Background to Negotiations
with Canada

“There were two societies who treated together. One was small, but in its smallness had its rights. The other was great, but in its greatness had no greater rights than the rights of the small.”
Louis Riel

Birth of a Nation


A Métis Family, ca. 1825-1826 (Peter Rindisbacher)

We, the Métis Nation, are an Indigenous people. We were born as a people and developed as a Nation along the fur trade routes that wove the three prairie provinces—Manitoba, Saskatchewan, and Alberta—together with parts of Ontario, British Columbia, the Northwest Territories, and the Northern United States. This is the Métis Nation Homeland. We made our living from our Homeland and its resources. We governed ourselves. We were Otipemisiwak—the free people, the people who owned ourselves.

Colonization, Dispossession & Broken Promises


The Capture of Batoche

When Canada expanded into the Northwest following confederation, we were here. This is our Homeland. When Canada asserted its sovereignty here, we had a right to be treated as a nation. When Canada took our lands for settlement, we had a right to fair compensation. We got neither. Canada denied our nationhood. When we declared self-government—in 1869, in Red River; in 1885, in Batoche—Canada tried to break us. Canada gave us scrip—certificates that offered a false promise of lands that were systematically bought up by speculators. By the end of the century, Canada had reduced us to being squatters in our own land. We—the Otipemisiwak—were now being called the "road allowance people."

The way in which the Government officials treated the just demands of the Métis was inexcusable and contributed to bring about the rebellion. Had they had votes like the white men or if, like the Indians, they had been numerous enough to command respect and overawe red tape, without doubt the machinery of the government would have functioned for them; but being only Halfbreeds, they were put off with eternal promises, until patience ceased to be a virtue. It was callous and cruel neglect of this portion of the population that led to armed insurrection.
James Brady, first Secretary-Treasurer of the Métis Association of Alberta

Organizing to Defend Métis Rights


The Métis Nation within Alberta has a long history of organizing and political participation. Since the end of the 19th century, Métis in Alberta have stood together and pressed governments to respect our Métis rights and treat our claims fairly. When the Métis Association of Alberta (the predecessor of today’s Métis Nation of Alberta) was first formed in 1928, its express purpose was to lobby the federal government to ensure that Métis land rights were respected. We have kept with that work ever since. Through the decades, we have had a singular focus: to build a strong Métis Nation embracing Métis rights.
For decades, however, Canada refused to deal with us.  Canada told us that scrip had extinguished Métis rights and that the Métis were the province’s responsibility.  In the 1970s, when Canada first adopted policies to address the outstanding claims of Aboriginal people, it excluded the Métis.  We persisted.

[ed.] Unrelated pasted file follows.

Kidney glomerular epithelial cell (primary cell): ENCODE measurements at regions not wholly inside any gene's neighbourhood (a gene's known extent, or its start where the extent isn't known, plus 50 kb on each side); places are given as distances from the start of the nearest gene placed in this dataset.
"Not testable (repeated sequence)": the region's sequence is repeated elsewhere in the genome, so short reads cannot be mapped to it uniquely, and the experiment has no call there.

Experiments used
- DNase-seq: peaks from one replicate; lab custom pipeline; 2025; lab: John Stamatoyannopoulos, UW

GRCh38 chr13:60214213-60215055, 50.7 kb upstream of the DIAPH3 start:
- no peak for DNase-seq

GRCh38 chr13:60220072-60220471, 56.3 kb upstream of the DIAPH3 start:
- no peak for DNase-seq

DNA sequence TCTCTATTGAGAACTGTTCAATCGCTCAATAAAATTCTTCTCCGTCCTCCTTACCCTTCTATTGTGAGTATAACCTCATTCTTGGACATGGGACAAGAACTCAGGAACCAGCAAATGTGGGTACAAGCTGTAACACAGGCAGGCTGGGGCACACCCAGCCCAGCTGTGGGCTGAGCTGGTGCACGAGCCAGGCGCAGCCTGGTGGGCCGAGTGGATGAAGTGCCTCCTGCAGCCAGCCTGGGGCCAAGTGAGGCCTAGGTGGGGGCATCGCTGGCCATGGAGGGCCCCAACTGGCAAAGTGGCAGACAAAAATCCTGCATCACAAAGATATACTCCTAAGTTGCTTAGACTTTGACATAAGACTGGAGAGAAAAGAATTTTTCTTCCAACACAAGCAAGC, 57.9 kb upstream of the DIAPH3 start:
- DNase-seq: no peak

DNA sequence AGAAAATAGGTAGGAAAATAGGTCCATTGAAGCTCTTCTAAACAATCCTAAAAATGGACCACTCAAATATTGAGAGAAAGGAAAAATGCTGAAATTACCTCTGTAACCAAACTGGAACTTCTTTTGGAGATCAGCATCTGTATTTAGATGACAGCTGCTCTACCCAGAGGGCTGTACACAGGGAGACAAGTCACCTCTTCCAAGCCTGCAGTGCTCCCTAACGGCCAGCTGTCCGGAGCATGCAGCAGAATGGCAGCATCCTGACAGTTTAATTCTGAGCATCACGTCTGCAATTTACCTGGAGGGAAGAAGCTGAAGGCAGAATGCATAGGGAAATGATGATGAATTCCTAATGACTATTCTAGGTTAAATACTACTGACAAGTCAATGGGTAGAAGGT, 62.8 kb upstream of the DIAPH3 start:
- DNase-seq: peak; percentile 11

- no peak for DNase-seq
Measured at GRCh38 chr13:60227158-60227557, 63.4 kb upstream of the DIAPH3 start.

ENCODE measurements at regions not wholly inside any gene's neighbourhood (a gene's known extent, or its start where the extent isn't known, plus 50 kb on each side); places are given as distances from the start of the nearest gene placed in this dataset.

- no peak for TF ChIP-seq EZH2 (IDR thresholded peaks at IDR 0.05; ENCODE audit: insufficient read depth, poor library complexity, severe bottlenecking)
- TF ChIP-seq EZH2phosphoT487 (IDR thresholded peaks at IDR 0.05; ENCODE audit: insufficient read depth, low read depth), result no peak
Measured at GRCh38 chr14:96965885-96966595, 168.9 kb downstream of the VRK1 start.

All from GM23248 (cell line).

The First MAA Executive. Back Row L-R: Peter Tomkins (Vice-President), Felix Callihoo (Vice-President); Front Row L-R: Malcom Norris (Vice-President), Joseph Dion (President), James Brady (Secretary-Treasurer). Glenbow Archives PA-2218-109.

Our Hunt for Justice: The Recognition of Métis Rights


In 1982, we made real progress. Section 35 of Constitution Act, 1982 now identifies the Métis as “Aboriginal peoples of Canada,” and it recognizes and affirms the Métis’ Aboriginal rights. In the wake of this recognition, Canada and Alberta were supposed to negotiate with us to define and implement our rights. But these negotiations stalled and failed. Canada continued to deny Métis rights, reject Métis claims, and refuse to acknowledge federal jurisdiction for the Métis. We turned to the courts.

  • R. v. Powley: In 2004, the Supreme Court of Canada confirmed that the Métis Nation.
    has full-fledged Aboriginal rights that are protected by s. 35 of the Constitution Act, 1982.
  • Manitoba Metis Federation v. Canada: In 2013, the Supreme Court of Canada confirmed that the Métis Nation can successfully pursue claims against governments for failing to uphold the honour of the Crown.
  • Daniels v. Canada: In 2016, the Supreme Court of Canada confirmed that the federal government has jurisdiction for Métis in the same way that it does for First Nations and Inuit.

A New Era: Nation-to-Nation Negotiations


In the wake of these decisions and in the face of mounting political pressure, Canada finally agreed to negotiate towards a treaty with the Métis Nation within Alberta. The purpose of these negotiations is to advance reconciliation between the Métis Nation and the Crown by working towards constructive, long-term agreements. This is the opportunity for which we have fought for decades—a chance to negotiate the recognition of Métis rights and resolution of Métis claims with the federal government. The Métis Nation of Alberta (MNA) has been engaged in these discussions since the fall of 2016. On November 16, 2017, Canada and the MNA signed the Framework Agreement for Advancing Reconciliation, marking a major milestone in the negotiations process. To learn more, read about the negotiation process.